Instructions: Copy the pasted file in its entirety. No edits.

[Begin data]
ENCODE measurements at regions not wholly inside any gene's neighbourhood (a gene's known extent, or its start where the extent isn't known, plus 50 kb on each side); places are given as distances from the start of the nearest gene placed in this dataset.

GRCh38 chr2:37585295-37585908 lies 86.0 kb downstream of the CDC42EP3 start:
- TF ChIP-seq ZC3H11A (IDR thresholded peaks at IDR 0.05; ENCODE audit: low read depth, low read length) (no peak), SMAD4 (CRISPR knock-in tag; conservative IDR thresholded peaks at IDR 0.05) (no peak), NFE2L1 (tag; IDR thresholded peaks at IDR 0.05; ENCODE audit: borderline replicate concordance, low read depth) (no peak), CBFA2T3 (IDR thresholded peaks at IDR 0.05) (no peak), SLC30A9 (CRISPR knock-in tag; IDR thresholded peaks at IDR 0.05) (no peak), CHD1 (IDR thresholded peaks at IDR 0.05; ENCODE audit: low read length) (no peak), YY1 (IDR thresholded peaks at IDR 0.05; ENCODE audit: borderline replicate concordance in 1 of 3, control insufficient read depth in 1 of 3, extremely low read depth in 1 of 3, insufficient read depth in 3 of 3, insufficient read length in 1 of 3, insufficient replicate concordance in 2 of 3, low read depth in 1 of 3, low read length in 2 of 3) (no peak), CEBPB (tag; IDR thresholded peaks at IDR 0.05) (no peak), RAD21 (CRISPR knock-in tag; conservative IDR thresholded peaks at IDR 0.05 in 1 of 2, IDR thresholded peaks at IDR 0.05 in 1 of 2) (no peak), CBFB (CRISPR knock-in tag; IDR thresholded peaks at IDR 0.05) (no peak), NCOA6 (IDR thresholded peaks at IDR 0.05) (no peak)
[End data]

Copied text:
ENCODE measurements at regions not wholly inside any gene's neighbourhood (a gene's known extent, or its start where the extent isn't known, plus 50 kb on each side); places are given as distances from the start of the nearest gene placed in this dataset.

GRCh38 chr2:37585295-37585908 lies 86.0 kb downstream of the CDC42EP3 start:
- TF ChIP-seq ZC3H11A (IDR thresholded peaks at IDR 0.05; ENCODE audit: low read depth, low read length) (no peak), SMAD4 (CRISPR knock-in tag; conservative IDR thresholded peaks at IDR 0.05) (no peak), NFE2L1 (tag; IDR thresholded peaks at IDR 0.05; ENCODE audit: borderline replicate concordance, low read depth) (no peak), CBFA2T3 (IDR thresholded peaks at IDR 0.05) (no peak), SLC30A9 (CRISPR knock-in tag; IDR thresholded peaks at IDR 0.05) (no peak), CHD1 (IDR thresholded peaks at IDR 0.05; ENCODE audit: low read length) (no peak), YY1 (IDR thresholded peaks at IDR 0.05; ENCODE audit: borderline replicate concordance in 1 of 3, control insufficient read depth in 1 of 3, extremely low read depth in 1 of 3, insufficient read depth in 3 of 3, insufficient read length in 1 of 3, insufficient replicate concordance in 2 of 3, low read depth in 1 of 3, low read length in 2 of 3) (no peak), CEBPB (tag; IDR thresholded peaks at IDR 0.05) (no peak), RAD21 (CRISPR knock-in tag; conservative IDR thresholded peaks at IDR 0.05 in 1 of 2, IDR thresholded peaks at IDR 0.05 in 1 of 2) (no peak), CBFB (CRISPR knock-in tag; IDR thresholded peaks at IDR 0.05) (no peak), NCOA6 (IDR thresholded peaks at IDR 0.05) (no peak)